- The Washington Times - Tuesday, March 12, 2002

Maryland will get a rare chance to scout its first-round NCAA opponent when the Terrapins gather tonight to watch the play-in between Siena and Alcorn State.
The Terps are the top seed in the East Region as they prepare for Friday's opening round at MCI Center against tonight's winner.
"It will be interesting," Maryland coach Gary Williams said. "It always is when you're a No. 1 seed or a very high seed. You don't have a chance all the time to see the team play that you are going to play. We have to do a good job taking advantage of that situation in being able to watch that game."
The two small-conference programs have surely seen the fourth-ranked Terps play many times on national broadcasts, and are likely just auditioning to be first-round fodder in the main draw. But Maryland insists it will take the survivor between tonight's two unfamiliar programs as seriously as if Duke or Kansas were on the docket. The Terps remember being a No. 3 seed last season and escaping with an 83-80 win over George Mason in the first round. Maryland is also coming off being upset by N.C. State in the ACC tournament semifinals.
"It's a one-game shot. It's not a best-out-of-seven like in the NBA," said Williams, who was named ACC Coach of the Year yesterday. "[Players] know they earned the right to be the No.1, but you can't be too happy about that. You have to get ready to play the next game. Because whoever we play doesn't care that we are a No.1 seed. They are going to try to beat us. That's how you have to feel going into that if you're us."
The Terps (26-4) practiced yesterday and will take today off other than meeting to watch the game. They will pick up some tips tonight and start working out tomorrow for Friday's game. Maryland coaches are not allowed to go to the play-in game in Dayton because of an NCAA rule designed to not give the top-seed an advantage.
Maryland insists it is taking nothing for granted despite being a prohibitive favorite. No 16th seed has ever upset the No.1 seed since the NCAA went to a 64-team format in 1984.
"Good," Williams said. "I hope it stays that way. … Obviously this game is very important for us. There is a lot at stake."
While the Terps will be viewing their next opponent, Siena and Alcorn State are concentrating on each other. Siena, located near Albany in Loudonville, N.Y., is thrilled to be in the tournament. The Saints had a three-game losing streak and a 12-18 record before sweeping four games as the sixth seed in the Metro Atlantic Athletic Conference tournament to earn the automatic NCAA bid. They are the only team in the tournament with a losing record.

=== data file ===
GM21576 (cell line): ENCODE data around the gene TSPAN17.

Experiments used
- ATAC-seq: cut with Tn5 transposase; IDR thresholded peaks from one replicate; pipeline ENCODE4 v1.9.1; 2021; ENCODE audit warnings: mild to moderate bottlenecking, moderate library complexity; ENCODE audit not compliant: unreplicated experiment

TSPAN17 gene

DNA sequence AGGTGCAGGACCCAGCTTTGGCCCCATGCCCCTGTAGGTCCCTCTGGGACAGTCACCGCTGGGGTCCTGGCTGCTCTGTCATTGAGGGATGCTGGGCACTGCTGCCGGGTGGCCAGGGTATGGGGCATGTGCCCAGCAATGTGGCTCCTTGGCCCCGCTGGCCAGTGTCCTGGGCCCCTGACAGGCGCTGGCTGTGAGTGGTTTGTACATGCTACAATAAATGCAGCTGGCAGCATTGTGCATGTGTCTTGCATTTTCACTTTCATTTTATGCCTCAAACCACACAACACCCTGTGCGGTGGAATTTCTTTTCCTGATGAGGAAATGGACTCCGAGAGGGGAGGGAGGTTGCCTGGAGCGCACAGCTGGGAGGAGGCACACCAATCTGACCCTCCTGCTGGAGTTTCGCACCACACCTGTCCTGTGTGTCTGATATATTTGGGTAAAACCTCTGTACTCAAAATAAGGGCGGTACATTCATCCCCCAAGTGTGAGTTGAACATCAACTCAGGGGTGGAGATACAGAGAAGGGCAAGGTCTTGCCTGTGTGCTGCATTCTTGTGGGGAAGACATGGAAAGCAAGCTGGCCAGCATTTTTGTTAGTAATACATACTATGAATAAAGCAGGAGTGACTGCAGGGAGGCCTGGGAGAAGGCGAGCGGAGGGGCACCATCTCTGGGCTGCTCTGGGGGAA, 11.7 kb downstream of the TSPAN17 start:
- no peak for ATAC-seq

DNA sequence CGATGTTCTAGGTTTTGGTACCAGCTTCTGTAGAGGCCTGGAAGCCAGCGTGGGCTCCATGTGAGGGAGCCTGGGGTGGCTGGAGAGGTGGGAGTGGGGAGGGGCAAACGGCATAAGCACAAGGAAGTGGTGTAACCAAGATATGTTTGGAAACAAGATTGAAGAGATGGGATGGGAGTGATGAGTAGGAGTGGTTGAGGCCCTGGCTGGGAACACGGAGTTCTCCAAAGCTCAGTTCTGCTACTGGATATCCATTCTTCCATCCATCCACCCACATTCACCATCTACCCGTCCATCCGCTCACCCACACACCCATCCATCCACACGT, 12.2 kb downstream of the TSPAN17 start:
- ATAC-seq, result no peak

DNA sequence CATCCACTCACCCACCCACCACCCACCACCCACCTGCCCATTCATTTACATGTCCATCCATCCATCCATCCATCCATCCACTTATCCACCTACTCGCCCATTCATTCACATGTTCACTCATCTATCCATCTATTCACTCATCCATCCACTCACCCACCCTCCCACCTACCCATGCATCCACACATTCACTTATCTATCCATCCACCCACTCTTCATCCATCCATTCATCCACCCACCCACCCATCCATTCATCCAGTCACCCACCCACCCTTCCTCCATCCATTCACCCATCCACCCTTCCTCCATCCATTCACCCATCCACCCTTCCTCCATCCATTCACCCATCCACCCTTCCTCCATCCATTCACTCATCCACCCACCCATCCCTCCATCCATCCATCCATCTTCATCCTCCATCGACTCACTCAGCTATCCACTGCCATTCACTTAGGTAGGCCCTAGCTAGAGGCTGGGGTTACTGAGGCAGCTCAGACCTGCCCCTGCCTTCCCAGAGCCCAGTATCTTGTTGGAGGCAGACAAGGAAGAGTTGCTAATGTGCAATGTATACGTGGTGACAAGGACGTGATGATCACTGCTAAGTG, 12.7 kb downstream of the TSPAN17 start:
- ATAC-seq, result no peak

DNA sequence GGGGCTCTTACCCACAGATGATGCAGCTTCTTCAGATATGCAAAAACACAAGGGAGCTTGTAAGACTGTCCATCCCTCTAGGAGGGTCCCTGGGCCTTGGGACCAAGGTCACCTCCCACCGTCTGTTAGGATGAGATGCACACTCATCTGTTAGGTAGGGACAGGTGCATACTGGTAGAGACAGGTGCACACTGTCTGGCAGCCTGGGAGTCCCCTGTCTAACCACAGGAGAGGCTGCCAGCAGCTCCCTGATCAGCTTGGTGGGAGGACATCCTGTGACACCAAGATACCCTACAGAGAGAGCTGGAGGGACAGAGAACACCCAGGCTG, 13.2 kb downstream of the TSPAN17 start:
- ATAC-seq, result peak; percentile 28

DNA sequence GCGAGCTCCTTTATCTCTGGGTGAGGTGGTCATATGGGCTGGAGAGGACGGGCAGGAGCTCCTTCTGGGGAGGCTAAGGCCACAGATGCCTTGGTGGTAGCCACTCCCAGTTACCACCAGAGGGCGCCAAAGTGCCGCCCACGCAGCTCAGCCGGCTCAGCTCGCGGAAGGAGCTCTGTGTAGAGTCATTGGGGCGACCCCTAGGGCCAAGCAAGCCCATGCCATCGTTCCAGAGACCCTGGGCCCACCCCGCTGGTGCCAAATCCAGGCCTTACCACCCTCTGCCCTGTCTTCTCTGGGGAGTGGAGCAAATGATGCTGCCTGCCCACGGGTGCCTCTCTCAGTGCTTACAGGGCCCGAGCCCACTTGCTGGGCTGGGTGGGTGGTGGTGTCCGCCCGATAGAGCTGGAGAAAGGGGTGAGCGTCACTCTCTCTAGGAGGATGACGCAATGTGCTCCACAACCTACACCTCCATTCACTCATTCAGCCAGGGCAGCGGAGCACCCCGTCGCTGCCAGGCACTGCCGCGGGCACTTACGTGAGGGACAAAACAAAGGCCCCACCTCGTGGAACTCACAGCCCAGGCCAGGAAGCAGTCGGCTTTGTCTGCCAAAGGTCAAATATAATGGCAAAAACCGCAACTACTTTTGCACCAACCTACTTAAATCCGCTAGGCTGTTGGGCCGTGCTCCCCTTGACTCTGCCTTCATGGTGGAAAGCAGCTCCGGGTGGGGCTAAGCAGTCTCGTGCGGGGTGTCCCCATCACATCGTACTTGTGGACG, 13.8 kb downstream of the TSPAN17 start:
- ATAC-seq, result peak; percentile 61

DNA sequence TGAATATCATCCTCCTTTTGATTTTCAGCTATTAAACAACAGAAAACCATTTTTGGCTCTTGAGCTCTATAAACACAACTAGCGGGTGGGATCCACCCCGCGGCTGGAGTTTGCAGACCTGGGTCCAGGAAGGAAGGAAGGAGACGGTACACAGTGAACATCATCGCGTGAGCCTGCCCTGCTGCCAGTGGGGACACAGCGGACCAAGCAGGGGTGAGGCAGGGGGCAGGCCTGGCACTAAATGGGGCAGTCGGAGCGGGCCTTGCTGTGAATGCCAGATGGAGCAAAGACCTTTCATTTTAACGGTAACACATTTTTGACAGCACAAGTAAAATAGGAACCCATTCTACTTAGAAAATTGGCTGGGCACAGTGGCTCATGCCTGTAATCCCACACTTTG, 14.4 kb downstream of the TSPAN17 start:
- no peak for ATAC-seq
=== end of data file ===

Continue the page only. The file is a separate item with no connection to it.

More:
"We are ready for this," Siena's Dwayne Archbold told the Albany (N.Y.) Times-Union. "I'm not thinking about Maryland. Why would I? Alcorn State is the next game. The way I look at it is we are going to be in every game we play, so it doesn't matter who we play."
Archbold, a 6-foot-6 power forward, was named MAAC tournament MVP after scoring 30 points in the title game. The senior leads the team with 20.3 points and 7.3 rebounds per game. The Brooklyn, N.Y., resident had a season-high 36 points in a MAAC quarterfinal win over Marist.
While Siena is enthusiastic about being in the play-in game, Alcorn State sees it as a slap in the face. The Lorman, Miss., school thought it had earned its way into the main draw with a 20-9 record, including going 16-2 in the Southwestern Athletic Conference. The Braves won 20 of their last 24 after losing their first five on the road to bigger conference teams. The NCAA committee paid more attention to their 2-7 non-conference record.
"There's three or four teams with worse records that made the [regular] field," Alcorn State coach Davey Whitney told the Biloxi Sun Herald. "We're one of the hottest teams in the country. We have won seven straight. I thought we would've gotten a 15th seed."
The Braves were probably hurt by Winthrop, the South's No.16 seed that will play No.1 Duke. Winthrop lost to Northwestern State in the play-in game last season, and there is a feeling the NCAA selection committee didn't want to send it back to that game.
Alcorn State is another medium-sized team, led by 6-8 power forward Marcus Fleming. The three-time All-SWAC performer averages 15.0 points on 51-percent shooting and 7.5 rebounds. The Braves play their home games at the Davey L. Whitney Complex, named for the current coach. Whitney has a 494-282 record in 26 seasons at the school and will retire after the season.
Whitney and the Braves do have a claim to fame at Maryland by playing at Cole Field House in Williams' first season. The Terps won that game 110-91 on Dec. 30, 1989. It was the first win of Maryland's current 84-game non-conference home winning streak and the only time the two programs have met.
Maryland has never played Siena. The Saints are looking forward to that initial meeting after playing a less-heralded opponent.
"I'm glad we are in the play-in game," Siena guard Phil Cavo said. "This is a chance to get a win. It's a lot better shot than if we had to play a No. 1 seed right off the bat. Now, we get a chance to get our feet wet before we play Maryland."

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